PixelJunk Monsters 2 Review (PS4)

PixelJunk Monsters 2





  • Deep, challenging gameplay
  • Oozes charm
  • Long


  • Close camera makes strategy difficult
  • Price point is no longer an entry point no brainer

When PixelJunk Monsters debuted in the PS3’s infancy, there was a good reason it became a cult classic.

With few games on the fledgling Playstation store, the incredibly low price point meant those charmed by the unique art style could take a punt without too much to lose.

What they got was a tower defence game, that stalwart genre of the smartphone. Sure, it had a cute afro-centric hero and even cuter masked monsters. But the gameplay was recognisably simple. Build towers to destroy the waves of ever-approaching and increasingly tough enemies.

But behind the simple exterior, PixelJunk Monsters was a classic. It was deceptively deep, challenging and oozed charm. The towers were built not by the hand of god touching a mobile screen but by a wandering character – Tikiman. And your lives represented by innocent, squealing younger versions – the Chibis. This made it a tower defence optimised for a console and controller setup. And easily the best one ever made to be played with a joypad.

The good news is that the sequel has remained remarkably faithful to this winning formula. Fans can expect to plough many, many hours into a similar challenge.

The bad news is that not all of the differences from the original are improvements.

Graphically, PixelJunk Monsters 2 has quite the upgrade. Gone are the much-loved 2D monsters, replaced by what looks for all intents and purposes like plasticine or clay stock animation. Like Morph took too much acid on a backpacking holiday. Any screenshot you see can be regarded as gameplay footage. It’s as colourful and charming as the original. Only this time you feel like you are playing with toy versions of the different creatures.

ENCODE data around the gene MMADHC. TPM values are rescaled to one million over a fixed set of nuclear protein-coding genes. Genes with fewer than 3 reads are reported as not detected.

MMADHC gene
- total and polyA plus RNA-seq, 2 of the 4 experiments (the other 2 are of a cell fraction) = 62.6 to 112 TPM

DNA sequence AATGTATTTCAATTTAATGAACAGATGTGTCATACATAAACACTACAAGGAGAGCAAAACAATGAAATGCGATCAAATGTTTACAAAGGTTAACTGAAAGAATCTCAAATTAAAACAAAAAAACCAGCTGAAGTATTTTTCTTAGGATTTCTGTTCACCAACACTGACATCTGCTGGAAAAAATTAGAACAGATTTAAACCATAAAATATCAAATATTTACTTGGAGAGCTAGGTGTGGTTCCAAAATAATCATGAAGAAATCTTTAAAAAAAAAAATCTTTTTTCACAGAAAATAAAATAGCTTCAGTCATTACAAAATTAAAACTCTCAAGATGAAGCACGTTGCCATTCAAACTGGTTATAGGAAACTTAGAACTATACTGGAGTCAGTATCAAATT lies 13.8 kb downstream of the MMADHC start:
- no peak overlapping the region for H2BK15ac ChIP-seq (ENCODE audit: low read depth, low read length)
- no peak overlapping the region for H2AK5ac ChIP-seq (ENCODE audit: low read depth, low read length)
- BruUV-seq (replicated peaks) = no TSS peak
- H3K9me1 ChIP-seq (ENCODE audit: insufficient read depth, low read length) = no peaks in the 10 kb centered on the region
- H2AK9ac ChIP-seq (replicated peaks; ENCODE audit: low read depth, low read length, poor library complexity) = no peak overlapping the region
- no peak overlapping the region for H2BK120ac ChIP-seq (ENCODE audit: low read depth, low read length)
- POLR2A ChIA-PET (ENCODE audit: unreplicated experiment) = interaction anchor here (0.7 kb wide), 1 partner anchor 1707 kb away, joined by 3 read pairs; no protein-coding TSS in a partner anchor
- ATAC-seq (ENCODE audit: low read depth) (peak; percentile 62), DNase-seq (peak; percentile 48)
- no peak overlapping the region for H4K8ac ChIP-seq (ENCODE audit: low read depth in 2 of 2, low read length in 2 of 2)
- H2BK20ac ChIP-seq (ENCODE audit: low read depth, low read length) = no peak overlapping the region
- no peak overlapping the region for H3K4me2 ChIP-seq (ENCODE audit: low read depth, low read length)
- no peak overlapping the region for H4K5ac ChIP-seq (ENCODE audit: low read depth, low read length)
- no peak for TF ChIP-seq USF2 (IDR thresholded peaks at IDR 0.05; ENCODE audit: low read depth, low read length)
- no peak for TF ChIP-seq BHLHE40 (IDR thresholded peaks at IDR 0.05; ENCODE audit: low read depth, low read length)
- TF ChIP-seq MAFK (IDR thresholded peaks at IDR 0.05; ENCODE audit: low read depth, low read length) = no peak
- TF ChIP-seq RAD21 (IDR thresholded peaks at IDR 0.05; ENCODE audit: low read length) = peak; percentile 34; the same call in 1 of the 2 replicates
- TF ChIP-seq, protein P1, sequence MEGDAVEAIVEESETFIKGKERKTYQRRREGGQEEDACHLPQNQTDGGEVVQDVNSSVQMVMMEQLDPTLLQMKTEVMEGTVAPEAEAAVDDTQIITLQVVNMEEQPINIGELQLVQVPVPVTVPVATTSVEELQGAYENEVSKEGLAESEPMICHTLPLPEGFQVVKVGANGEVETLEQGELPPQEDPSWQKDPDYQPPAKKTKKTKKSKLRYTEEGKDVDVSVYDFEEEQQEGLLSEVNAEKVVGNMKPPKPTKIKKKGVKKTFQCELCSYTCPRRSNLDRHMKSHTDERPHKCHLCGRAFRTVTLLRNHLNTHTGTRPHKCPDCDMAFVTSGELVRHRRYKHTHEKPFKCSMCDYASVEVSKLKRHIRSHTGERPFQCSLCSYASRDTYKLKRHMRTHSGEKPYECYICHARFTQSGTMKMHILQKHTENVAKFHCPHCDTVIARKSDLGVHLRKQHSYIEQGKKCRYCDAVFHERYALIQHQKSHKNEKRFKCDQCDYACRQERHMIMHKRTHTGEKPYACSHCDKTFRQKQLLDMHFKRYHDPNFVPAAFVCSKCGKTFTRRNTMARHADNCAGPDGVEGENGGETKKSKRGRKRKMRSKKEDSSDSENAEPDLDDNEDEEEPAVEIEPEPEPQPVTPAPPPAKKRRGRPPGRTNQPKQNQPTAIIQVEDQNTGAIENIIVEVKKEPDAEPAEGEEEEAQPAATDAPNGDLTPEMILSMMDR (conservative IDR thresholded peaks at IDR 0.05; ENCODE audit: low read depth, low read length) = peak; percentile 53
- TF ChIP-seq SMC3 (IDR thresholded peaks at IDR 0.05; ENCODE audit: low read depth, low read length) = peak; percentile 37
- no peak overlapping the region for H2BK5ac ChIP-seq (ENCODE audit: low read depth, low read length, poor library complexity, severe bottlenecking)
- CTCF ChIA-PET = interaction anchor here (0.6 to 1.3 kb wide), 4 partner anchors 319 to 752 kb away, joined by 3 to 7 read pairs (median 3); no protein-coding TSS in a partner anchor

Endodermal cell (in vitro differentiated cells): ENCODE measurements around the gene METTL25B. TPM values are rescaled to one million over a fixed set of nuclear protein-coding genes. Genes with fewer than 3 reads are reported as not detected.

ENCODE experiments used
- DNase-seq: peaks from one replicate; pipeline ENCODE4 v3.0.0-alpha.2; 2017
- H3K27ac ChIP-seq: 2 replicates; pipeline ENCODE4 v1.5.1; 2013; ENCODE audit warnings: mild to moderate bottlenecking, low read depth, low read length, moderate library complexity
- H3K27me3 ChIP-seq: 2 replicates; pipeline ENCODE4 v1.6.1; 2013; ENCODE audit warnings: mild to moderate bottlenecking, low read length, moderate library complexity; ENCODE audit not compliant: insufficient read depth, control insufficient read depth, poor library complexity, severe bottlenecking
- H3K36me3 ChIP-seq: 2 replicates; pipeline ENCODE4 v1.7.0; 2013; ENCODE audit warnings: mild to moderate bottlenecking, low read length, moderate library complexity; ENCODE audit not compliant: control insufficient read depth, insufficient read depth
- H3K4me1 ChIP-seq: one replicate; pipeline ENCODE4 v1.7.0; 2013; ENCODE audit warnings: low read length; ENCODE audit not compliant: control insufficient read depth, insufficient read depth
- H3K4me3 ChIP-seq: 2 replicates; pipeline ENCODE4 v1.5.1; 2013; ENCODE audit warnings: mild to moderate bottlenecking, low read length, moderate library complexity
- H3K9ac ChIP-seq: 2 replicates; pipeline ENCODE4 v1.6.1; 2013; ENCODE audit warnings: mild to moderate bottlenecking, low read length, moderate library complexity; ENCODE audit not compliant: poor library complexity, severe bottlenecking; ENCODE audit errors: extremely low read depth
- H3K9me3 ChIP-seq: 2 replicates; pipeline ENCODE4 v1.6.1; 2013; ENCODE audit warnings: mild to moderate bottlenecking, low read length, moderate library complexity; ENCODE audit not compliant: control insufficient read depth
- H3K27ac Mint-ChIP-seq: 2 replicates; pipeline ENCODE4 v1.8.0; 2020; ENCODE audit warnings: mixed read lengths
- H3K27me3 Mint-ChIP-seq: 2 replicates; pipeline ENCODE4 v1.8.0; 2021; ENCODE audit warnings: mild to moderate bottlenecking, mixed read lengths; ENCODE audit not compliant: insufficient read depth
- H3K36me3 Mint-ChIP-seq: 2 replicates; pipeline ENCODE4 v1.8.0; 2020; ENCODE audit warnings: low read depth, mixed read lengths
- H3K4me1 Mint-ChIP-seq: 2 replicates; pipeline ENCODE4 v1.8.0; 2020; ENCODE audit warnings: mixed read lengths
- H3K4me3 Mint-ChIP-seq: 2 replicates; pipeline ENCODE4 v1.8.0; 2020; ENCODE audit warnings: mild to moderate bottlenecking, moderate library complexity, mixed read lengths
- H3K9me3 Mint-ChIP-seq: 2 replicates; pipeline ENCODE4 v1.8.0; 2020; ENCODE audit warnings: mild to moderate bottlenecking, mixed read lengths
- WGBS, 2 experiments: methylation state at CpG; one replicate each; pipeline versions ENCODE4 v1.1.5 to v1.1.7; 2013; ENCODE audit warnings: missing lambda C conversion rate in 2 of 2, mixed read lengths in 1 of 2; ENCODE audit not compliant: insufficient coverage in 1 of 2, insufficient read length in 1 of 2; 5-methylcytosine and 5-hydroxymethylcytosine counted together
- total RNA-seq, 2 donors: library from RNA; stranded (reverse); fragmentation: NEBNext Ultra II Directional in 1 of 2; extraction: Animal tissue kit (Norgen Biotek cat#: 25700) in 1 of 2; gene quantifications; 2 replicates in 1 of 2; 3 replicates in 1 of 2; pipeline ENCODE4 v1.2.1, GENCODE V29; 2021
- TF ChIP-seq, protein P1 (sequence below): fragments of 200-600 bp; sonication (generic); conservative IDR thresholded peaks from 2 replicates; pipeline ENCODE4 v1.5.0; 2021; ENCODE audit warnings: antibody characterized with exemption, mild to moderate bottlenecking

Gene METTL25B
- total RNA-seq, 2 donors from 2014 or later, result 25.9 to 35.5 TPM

The music, too, is strange and ambient, but doesn’t intrude when you’ve been playing for hours. One jangly track resembles an 80s heavily reverberated guitar riff. But it too blends into the background.

As before, the maps get progressively bigger and more complicated, until you are setting strategies based on which routes you think the enemies will take. Only to find they enter from a different point or, in the case of the flying enemies, bypass the roads altogether.

Unlike the previous game however, the camera is set much closer, so you have less of a strategic view of the battlefield. This can make moments much more stressful as you try and scout around to find where the threat is coming from. The towers you build no longer use up one tree, meaning some of your plans to place them close together are scuppered when the build takes up all three trees in a copse, for example.

It’s not all about making things tougher however. Tikiman now has other abilities at your disposal. He can buy or find fruit which work as power-ups or traps. He can jump up onto platforms to find shortcuts or place towers off the beaten track. And Q-games have added a zoomed-in third person mode where you can view the whole game behind Tikiman’s head. I’m not sure if anyone would actually play a level like this, since you cannot see what is happening beyond his immediate vicinity. But it’s a neat graphical trick.

Death from above

There is also the odd boulder lying around. A well-timed shove can send it careering into a procession of monsters. Usually though, it will roll off harmlessly leaving you wondering why it had been placed there at all.

What the ball does reveal, however, is the excellent physics in the game. The maps are no longer flat. they have hills and barriers and the creatures have weight. And all of this adds to the sense of playing with clay models. It’s a neat addition which shows how much the game has been a labour of love for Q-games. After all, it has been a whole decade since the original.

In that time, Q-games has blossomed into a major player. PixelJunk Monsters 2 is a worthy addition to the company’s repertoire. And a welcome return for the charming Tikiman.

But with a price point seven times the original, it remains to be seen whether it attracts any new fans willing to take a punt.

8 Chibis out of 10

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